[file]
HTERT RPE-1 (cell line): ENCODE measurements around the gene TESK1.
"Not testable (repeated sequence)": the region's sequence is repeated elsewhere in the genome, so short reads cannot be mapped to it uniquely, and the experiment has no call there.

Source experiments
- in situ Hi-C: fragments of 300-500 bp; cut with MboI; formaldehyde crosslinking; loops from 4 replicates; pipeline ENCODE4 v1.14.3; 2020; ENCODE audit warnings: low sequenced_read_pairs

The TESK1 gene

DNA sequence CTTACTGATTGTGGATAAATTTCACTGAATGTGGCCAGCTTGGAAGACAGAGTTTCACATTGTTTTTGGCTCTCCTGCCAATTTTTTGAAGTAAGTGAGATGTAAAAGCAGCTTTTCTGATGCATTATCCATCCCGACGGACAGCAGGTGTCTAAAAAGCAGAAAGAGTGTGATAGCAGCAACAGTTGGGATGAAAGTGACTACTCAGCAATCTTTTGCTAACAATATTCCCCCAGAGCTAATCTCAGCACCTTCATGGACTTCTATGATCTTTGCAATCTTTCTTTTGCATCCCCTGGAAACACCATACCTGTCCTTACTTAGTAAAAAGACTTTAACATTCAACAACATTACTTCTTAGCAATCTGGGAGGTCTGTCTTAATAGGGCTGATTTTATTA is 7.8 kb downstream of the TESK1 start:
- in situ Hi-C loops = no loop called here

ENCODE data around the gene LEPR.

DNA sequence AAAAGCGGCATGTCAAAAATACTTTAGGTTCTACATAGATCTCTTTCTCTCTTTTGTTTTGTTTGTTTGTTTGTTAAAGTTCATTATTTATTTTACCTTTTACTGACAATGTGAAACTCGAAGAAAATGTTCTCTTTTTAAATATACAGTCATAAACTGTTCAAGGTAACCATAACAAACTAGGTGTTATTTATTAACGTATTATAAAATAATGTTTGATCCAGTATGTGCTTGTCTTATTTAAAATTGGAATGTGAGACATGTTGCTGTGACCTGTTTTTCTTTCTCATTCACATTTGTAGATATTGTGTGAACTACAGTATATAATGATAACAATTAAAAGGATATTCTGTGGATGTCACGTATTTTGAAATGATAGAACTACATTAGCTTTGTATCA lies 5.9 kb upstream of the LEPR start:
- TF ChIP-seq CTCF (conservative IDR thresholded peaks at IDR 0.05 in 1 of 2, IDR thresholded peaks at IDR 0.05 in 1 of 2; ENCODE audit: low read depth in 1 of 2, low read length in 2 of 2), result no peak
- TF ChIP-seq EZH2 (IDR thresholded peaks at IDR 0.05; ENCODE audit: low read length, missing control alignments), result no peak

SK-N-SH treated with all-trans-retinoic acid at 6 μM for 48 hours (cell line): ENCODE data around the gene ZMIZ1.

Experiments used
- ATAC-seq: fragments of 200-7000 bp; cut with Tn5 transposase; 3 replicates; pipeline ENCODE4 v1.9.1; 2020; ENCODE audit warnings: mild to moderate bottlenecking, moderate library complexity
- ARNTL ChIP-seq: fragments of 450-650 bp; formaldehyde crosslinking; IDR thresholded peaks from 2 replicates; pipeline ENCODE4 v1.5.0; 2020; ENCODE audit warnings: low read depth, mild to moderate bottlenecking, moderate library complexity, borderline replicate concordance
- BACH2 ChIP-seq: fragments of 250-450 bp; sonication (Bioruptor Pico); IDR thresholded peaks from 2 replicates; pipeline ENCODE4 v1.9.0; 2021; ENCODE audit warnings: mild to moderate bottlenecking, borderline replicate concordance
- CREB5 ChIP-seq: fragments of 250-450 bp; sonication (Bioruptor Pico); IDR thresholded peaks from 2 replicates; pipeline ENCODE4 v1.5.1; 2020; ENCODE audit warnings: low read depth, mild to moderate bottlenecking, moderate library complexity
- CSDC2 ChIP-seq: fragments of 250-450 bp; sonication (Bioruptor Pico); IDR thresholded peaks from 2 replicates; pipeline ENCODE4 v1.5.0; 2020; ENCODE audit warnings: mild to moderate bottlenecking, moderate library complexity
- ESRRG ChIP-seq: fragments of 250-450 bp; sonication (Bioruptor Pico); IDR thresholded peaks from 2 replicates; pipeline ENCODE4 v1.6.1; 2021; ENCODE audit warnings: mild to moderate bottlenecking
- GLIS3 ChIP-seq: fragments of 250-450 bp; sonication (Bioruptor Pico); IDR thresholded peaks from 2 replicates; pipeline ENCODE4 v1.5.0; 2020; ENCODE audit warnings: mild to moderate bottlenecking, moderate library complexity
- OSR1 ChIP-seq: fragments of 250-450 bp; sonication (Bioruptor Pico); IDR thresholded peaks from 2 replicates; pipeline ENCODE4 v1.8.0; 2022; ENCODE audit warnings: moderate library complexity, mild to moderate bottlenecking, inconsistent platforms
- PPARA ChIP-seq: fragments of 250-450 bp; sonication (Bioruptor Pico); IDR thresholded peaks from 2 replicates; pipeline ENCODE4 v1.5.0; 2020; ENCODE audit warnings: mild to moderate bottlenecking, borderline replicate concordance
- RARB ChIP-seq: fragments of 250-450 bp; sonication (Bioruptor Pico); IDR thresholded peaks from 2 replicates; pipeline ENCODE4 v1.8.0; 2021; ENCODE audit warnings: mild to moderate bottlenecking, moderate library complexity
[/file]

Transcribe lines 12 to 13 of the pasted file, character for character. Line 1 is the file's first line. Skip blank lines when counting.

SK-N-SH treated with all-trans-retinoic acid at 6 μM for 48 hours (cell line): ENCODE data around the gene ZMIZ1.

Experiments used